Inland 360’s motto is “where you go for what you do,” but this time of year many in the Northwest are inclined to stay indoors.
When days are shrouded by rain, snow and darkness, life in the Northern Hemisphere can feel like a struggle. However, in Denmark it’s seen as an opportunity, a time for hygge.
The concept of hygge (pronounced hoo-ga, sounds like cougar) has entered American conversation with the publication of multiple books about it. Hygge can’t be translated with a single word but could be described as an atmosphere of happiness, warmth and soul-soothing emotional coziness. The physical and emotional darkness of the outside world is shut out and simple pleasures are enjoyed.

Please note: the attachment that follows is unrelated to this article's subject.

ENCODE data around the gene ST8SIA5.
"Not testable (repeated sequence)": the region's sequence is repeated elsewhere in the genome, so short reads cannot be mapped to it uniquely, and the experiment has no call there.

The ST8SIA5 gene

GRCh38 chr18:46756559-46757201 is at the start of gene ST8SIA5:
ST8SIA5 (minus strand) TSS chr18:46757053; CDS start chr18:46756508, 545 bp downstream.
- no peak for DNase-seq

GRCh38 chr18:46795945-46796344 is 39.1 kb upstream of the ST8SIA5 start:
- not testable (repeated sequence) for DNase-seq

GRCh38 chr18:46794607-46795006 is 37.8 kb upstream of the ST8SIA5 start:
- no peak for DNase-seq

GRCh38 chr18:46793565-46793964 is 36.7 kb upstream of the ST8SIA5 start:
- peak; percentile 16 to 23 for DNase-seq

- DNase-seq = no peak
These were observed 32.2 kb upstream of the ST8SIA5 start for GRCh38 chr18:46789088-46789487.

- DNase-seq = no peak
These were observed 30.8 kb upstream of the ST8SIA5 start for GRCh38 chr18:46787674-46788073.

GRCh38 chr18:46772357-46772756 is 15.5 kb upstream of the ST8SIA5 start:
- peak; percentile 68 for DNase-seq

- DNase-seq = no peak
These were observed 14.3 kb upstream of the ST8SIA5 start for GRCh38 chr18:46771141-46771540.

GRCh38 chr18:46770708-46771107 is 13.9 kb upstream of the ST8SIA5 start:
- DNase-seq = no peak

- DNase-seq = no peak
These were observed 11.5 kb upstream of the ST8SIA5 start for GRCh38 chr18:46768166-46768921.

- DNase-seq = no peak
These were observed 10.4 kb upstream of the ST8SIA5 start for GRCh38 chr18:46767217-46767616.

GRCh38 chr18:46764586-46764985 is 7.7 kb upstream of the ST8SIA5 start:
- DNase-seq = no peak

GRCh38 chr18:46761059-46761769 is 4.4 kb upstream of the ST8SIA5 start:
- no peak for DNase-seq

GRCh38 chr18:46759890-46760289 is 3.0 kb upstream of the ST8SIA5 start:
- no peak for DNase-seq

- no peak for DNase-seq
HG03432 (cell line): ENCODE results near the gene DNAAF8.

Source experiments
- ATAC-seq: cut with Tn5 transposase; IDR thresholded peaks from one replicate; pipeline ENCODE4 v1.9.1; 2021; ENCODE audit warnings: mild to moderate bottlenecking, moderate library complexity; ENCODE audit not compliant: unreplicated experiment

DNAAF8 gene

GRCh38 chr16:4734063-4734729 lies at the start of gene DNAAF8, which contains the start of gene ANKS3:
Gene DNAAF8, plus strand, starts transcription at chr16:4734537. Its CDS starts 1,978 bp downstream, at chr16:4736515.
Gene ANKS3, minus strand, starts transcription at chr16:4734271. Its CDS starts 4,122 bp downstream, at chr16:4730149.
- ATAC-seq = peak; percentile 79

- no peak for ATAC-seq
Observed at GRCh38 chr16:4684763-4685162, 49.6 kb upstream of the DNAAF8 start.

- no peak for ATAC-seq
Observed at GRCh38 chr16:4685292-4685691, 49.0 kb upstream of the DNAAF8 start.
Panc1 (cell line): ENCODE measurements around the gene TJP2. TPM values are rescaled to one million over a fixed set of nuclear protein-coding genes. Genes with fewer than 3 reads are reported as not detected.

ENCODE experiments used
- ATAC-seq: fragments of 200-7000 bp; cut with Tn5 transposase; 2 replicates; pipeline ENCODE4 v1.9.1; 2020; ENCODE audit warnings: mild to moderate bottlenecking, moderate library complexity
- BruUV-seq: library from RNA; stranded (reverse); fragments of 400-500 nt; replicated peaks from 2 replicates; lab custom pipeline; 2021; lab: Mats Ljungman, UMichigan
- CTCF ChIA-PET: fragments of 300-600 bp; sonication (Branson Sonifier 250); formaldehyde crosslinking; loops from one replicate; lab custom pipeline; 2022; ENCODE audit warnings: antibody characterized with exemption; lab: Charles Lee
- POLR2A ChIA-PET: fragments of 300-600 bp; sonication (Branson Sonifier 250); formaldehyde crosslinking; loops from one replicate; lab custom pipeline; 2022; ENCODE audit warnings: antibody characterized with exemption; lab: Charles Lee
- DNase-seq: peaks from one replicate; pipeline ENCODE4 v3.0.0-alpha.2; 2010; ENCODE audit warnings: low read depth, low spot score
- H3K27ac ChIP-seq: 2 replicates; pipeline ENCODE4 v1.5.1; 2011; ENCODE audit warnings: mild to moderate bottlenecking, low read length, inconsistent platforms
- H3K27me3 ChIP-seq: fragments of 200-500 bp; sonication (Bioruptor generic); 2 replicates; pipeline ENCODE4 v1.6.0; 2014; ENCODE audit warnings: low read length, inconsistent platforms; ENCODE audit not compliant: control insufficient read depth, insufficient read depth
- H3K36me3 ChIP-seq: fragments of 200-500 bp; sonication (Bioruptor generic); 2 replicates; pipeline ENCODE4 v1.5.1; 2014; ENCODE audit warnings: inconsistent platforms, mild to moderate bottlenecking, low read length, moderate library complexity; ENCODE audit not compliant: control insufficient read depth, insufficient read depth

Hyyge first appeared in written Danish in the 1800s and has become a defining part of Danish identity, according to Meik Wiking, author of “The Little Book of Hygge: Danish Secrets to Happy Living.”
Fast-changing technology and volatile political debates have made hygge an appealing lifestyle trend. Here’s a look at what hygge is, isn’t and how to get more of it. Likely you already have hygge in your life, but a little more couldn’t hurt.
Candles and luminaries
Homemade items and food
Soft blankets, pillows, quilts and rugs
Popcorn, cake, cookies, bacon
Freshly brewed tea and coffee
Fresh baked bread
Sundays, birthdays and holidays
Rushing and busyness
Mobile phones, computers, electronic devices
Focusing on wealth over well-being
Debates about politics, religion, money or child rearing
Some hygge things to do
A leisurely walk outdoors
Spending time with people you feel at ease with
Cooking from scratch